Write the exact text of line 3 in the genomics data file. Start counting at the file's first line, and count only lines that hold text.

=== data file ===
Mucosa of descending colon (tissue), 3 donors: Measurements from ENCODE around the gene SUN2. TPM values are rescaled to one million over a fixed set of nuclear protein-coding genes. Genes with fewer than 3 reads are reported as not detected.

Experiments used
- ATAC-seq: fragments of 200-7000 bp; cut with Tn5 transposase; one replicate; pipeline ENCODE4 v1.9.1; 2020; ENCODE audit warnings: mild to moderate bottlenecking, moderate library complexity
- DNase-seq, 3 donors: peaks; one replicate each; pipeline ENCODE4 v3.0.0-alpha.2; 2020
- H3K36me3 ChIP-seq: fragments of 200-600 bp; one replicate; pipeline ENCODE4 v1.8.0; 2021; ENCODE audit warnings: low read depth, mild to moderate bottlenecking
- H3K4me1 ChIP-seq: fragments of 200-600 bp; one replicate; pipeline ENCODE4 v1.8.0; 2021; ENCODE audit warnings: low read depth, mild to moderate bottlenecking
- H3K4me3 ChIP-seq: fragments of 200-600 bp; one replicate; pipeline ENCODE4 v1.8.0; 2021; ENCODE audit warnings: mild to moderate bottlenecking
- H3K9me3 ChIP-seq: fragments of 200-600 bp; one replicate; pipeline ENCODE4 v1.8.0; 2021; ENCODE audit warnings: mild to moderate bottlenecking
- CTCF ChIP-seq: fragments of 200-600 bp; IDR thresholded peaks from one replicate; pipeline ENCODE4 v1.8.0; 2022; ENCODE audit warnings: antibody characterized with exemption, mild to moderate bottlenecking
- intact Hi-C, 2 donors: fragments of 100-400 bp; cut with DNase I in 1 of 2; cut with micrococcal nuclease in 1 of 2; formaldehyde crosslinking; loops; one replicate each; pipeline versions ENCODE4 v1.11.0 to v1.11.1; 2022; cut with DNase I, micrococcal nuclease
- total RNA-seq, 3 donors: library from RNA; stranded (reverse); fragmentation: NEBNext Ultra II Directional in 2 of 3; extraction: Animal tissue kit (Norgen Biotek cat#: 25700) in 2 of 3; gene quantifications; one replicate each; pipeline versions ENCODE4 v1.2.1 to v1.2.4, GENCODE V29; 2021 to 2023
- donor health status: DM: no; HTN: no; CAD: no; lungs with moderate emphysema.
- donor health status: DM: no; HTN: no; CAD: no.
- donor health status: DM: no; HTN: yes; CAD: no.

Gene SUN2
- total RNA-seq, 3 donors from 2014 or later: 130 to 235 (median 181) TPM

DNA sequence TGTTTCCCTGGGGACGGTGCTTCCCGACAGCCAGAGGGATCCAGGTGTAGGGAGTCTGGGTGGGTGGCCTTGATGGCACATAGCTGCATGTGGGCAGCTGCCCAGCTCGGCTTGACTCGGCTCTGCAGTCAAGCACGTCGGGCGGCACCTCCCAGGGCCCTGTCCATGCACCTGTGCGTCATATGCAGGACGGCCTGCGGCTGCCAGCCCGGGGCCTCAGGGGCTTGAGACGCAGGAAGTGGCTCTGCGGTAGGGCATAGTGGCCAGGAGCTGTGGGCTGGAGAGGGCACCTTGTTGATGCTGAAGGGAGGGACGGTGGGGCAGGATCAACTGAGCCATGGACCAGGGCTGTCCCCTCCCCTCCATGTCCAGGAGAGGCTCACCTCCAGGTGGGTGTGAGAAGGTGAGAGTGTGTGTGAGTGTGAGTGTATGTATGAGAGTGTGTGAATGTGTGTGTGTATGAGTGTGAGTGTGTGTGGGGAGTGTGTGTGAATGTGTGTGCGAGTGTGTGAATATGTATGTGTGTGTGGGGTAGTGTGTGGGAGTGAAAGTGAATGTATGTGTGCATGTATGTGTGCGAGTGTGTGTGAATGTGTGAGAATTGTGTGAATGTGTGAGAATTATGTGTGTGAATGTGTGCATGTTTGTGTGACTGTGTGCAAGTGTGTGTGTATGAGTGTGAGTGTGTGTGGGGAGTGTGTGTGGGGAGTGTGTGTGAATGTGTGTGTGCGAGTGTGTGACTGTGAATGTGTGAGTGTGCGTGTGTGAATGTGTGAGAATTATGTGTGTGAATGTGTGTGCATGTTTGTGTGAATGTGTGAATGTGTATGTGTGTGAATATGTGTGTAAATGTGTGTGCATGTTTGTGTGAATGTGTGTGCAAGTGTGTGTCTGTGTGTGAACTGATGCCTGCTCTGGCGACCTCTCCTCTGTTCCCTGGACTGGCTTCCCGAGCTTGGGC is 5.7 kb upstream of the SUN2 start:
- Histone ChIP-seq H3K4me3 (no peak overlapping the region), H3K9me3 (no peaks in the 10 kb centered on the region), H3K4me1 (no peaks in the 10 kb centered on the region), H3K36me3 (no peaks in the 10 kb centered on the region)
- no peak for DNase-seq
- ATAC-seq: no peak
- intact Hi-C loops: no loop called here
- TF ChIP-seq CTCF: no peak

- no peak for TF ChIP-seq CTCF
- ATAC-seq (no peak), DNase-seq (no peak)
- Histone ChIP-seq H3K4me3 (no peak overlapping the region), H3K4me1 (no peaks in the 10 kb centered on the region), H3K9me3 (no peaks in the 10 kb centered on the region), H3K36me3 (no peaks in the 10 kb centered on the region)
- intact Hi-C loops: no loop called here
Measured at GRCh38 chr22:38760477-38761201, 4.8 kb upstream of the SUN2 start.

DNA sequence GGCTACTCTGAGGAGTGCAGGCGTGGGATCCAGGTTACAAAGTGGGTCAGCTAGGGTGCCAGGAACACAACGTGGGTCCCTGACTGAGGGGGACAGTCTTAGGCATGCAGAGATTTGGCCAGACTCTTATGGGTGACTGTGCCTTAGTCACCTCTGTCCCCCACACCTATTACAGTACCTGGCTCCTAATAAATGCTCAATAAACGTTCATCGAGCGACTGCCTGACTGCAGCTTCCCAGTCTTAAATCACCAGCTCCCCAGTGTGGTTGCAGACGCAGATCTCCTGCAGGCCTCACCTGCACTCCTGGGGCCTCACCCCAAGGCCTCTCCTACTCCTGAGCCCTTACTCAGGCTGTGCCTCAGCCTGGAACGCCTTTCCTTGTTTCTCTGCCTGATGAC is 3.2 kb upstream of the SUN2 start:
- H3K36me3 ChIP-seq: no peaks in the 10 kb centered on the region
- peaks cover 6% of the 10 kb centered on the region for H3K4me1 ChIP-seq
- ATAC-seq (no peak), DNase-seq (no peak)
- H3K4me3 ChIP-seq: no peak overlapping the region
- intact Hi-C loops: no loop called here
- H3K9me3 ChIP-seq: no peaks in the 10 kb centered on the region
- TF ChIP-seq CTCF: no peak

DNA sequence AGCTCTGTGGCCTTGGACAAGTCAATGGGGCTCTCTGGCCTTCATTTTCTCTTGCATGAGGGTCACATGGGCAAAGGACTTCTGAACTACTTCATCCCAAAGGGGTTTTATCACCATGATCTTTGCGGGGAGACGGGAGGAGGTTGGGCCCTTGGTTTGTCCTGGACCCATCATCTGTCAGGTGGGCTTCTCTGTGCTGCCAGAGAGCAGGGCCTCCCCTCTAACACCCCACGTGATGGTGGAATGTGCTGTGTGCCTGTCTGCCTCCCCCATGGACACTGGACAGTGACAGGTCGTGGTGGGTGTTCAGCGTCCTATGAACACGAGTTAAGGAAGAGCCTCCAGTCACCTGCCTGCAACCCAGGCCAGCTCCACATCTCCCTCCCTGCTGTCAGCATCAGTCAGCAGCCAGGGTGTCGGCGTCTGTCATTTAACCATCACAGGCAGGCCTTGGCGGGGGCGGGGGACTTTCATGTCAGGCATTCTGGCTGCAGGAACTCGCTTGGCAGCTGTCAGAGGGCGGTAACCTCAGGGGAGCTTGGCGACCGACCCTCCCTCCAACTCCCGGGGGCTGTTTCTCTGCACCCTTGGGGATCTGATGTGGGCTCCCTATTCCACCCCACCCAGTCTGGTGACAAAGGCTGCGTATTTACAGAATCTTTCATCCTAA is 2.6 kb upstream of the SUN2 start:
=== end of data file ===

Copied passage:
- ATAC-seq: fragments of 200-7000 bp; cut with Tn5 transposase; one replicate; pipeline ENCODE4 v1.9.1; 2020; ENCODE audit warnings: mild to moderate bottlenecking, moderate library complexity